20. Hot chocolate can be pre-mixed and vacuum sealed using FoodSaver bag. Heat a bowl of water and add to mix. A FoodSaver Bag can be used to seal and waterproof multiple items for your pack, including medicines and other small items.

  21. Pack a change of underwear and extra long-sleeve shirt. The shirt can be used for warmth on cold days.

  22. Casio makes a watch with a digital compass. It provides a reading to one-degree of accuracy—not bad for a $42 watch.

  23. Bring many small tubes of sunblock prevent sunburn.

  24. Lansinoh or baby cream is used to treat rashes and blisters—it works well on chafed skin.

  25. floppy hat or outdoor cap protects the scalp and ears from sunburn and insects.

  26. Consider buying Molle packs (try Ebay)—Infinitely more configurable and can be configured for a lower price than standard survival packs. Ammo pouches can hold all types of small items and Grenade pouches can hold a compass and paracord. 9mm clip [magazine] pouches can hold flashlights (when on Ebay, don’t get in a rush—prices vary from outlandish to unbelievably cheap).

  27. Pack an army surplus poncho. The poncho will keep you mostly dry but is like a windbreaker for warmth.

  28. Consider a 10 liter (2.5 gal) Dromedary Water Pouch—it weighs 21 pounds when filled. Tie it up high on the pack. Two lessons here—put the heavy stuff as high in the pack as it can go, and you can never have too much water.

  29. The trick to storing paracord and rope. To avoid tangles, fold it in half, then tie the folded end into a loop. Pull the cord through the loop into a slip-knot, repeat until all cord is consumed in a series of slip-knots. A store serving rock-climbers can be of help.

  30. 25 feet of rope is enough. Use nylon strap—it’s much smaller and has the same load capacity.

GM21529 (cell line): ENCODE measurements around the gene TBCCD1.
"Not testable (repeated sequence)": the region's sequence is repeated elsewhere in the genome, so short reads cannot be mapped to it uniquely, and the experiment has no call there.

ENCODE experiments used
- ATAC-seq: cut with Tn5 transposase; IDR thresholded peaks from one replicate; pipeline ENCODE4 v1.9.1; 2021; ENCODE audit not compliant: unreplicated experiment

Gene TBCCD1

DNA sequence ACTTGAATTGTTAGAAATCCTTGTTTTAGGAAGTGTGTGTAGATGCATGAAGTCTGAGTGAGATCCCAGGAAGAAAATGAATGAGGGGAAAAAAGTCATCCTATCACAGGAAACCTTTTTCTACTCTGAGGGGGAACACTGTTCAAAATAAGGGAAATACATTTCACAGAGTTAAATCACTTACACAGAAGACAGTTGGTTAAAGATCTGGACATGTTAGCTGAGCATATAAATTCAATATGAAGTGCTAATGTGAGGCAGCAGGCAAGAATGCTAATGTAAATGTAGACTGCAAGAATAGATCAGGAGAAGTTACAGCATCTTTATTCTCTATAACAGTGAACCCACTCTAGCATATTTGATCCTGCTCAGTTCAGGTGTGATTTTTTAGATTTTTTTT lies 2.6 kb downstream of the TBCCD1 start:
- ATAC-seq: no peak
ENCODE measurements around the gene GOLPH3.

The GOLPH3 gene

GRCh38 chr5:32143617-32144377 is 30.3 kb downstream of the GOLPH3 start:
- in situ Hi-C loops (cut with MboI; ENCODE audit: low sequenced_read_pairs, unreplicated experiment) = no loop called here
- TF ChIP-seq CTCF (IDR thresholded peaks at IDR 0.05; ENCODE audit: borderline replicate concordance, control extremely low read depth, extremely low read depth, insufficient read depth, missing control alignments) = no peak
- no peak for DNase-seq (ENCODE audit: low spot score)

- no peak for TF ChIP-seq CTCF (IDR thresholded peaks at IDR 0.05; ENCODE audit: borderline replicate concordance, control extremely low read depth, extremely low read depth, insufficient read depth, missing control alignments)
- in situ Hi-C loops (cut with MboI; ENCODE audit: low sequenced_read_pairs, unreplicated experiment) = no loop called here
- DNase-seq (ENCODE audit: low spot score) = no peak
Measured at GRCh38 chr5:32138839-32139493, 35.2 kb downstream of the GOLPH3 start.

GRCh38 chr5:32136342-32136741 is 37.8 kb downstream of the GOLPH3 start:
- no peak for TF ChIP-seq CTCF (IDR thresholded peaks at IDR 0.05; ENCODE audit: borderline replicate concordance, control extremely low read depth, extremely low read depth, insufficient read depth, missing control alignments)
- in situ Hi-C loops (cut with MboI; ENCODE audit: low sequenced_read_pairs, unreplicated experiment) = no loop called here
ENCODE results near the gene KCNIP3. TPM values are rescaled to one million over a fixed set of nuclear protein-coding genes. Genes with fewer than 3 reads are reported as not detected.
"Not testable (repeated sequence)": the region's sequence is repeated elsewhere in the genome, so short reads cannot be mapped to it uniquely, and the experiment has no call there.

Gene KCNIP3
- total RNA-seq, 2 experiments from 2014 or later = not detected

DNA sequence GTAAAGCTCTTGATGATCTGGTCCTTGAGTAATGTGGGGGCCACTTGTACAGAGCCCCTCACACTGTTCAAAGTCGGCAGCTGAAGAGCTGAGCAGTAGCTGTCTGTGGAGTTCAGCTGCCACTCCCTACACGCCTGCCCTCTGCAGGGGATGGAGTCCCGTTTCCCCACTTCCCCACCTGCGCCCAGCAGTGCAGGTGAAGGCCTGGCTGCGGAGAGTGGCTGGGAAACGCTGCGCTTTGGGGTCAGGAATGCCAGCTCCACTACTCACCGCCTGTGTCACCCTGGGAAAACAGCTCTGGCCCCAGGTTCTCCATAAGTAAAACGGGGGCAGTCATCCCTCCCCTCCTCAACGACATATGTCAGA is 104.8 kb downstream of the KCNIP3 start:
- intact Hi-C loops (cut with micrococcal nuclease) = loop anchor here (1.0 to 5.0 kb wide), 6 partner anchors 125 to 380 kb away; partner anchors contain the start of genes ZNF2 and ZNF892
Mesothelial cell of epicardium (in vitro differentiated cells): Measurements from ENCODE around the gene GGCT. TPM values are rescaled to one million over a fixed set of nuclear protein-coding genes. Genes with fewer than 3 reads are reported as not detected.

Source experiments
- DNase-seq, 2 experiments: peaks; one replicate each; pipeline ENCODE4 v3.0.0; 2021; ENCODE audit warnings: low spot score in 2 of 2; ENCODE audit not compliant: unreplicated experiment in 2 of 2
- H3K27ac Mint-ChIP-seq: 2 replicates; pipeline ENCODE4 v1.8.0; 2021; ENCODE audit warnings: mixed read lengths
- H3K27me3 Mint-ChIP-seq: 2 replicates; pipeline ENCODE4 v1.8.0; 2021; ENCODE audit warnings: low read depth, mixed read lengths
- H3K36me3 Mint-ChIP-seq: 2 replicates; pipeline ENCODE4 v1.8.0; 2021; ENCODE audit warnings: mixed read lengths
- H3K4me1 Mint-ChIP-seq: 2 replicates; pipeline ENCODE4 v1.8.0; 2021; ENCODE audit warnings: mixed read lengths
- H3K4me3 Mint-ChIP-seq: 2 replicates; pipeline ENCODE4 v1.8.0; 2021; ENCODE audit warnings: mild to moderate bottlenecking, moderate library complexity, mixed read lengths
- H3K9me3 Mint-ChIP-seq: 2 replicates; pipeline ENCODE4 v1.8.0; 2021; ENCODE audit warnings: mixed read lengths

31. Minimize cooking utensils. Try a Spork and a Leatherman/skinning knife and a bowl. Ditch the extras and keep it simple.

  32. Test your medical kit. Carry alcohol swabs, Neosporin, gauze, tape and pain relievers. A medical kit is typically the 4th heaviest item in after the tent, sleeping bag and air mattress.

  33. Build your stamina to survive an evacuation. Walk/hike/practice with a loaded pack (consider a rolling luggage cart). In a disaster, FEMA will not assist for several days and advertise that the delay could be 4–7 days. Count on being on your own!

  34. Periodically check BOB (Bug Out Bag) and your GOOD (Get Out Of Dodge) kits—Rotate your food and water.

  35. Pack your kit for the most probable mission/scenario. Evaluate the most likely situations that would require the BOB and GOOD kits. Every person/family has unique needs during the work/school week and weekends. Plan and practice for such conditions. Do not be surprised if you continue to update, modernize, systematize and streamline as your tools and abilities improve over time.camp fire camping site

    The key is to actually test your kits. You can read government preparedness literature, other preparedness websites, and watch preparedness YouTube videos. However, without actually getting out there and testing your kits, you won’t know what you’re forgetting and you won’t know how to use your equipment. Testing builds self-confidence, which will inspire confidence in those around you, and that is pretty important.

    *This article was written by Varian Wrynn and Dr. Marcie Goodman